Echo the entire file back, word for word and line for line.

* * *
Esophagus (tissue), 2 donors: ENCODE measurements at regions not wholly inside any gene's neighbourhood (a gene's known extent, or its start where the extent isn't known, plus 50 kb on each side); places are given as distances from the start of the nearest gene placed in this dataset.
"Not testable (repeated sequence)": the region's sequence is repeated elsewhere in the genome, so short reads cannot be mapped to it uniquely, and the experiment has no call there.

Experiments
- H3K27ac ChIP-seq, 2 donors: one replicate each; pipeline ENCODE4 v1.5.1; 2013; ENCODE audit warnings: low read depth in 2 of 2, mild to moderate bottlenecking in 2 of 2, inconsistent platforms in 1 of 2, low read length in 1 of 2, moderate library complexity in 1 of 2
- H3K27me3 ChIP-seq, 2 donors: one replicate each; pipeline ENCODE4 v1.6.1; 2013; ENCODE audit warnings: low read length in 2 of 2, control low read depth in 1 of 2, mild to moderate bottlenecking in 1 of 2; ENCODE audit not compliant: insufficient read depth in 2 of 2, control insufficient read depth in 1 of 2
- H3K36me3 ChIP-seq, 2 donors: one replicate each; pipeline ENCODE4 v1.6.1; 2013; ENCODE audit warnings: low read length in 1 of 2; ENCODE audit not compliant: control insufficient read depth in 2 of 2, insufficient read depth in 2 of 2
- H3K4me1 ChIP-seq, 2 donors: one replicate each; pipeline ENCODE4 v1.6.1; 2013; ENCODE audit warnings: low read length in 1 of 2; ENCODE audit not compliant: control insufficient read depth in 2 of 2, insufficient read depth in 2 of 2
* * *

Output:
Esophagus (tissue), 2 donors: ENCODE measurements at regions not wholly inside any gene's neighbourhood (a gene's known extent, or its start where the extent isn't known, plus 50 kb on each side); places are given as distances from the start of the nearest gene placed in this dataset.
"Not testable (repeated sequence)": the region's sequence is repeated elsewhere in the genome, so short reads cannot be mapped to it uniquely, and the experiment has no call there.

Experiments
- H3K27ac ChIP-seq, 2 donors: one replicate each; pipeline ENCODE4 v1.5.1; 2013; ENCODE audit warnings: low read depth in 2 of 2, mild to moderate bottlenecking in 2 of 2, inconsistent platforms in 1 of 2, low read length in 1 of 2, moderate library complexity in 1 of 2
- H3K27me3 ChIP-seq, 2 donors: one replicate each; pipeline ENCODE4 v1.6.1; 2013; ENCODE audit warnings: low read length in 2 of 2, control low read depth in 1 of 2, mild to moderate bottlenecking in 1 of 2; ENCODE audit not compliant: insufficient read depth in 2 of 2, control insufficient read depth in 1 of 2
- H3K36me3 ChIP-seq, 2 donors: one replicate each; pipeline ENCODE4 v1.6.1; 2013; ENCODE audit warnings: low read length in 1 of 2; ENCODE audit not compliant: control insufficient read depth in 2 of 2, insufficient read depth in 2 of 2
- H3K4me1 ChIP-seq, 2 donors: one replicate each; pipeline ENCODE4 v1.6.1; 2013; ENCODE audit warnings: low read length in 1 of 2; ENCODE audit not compliant: control insufficient read depth in 2 of 2, insufficient read depth in 2 of 2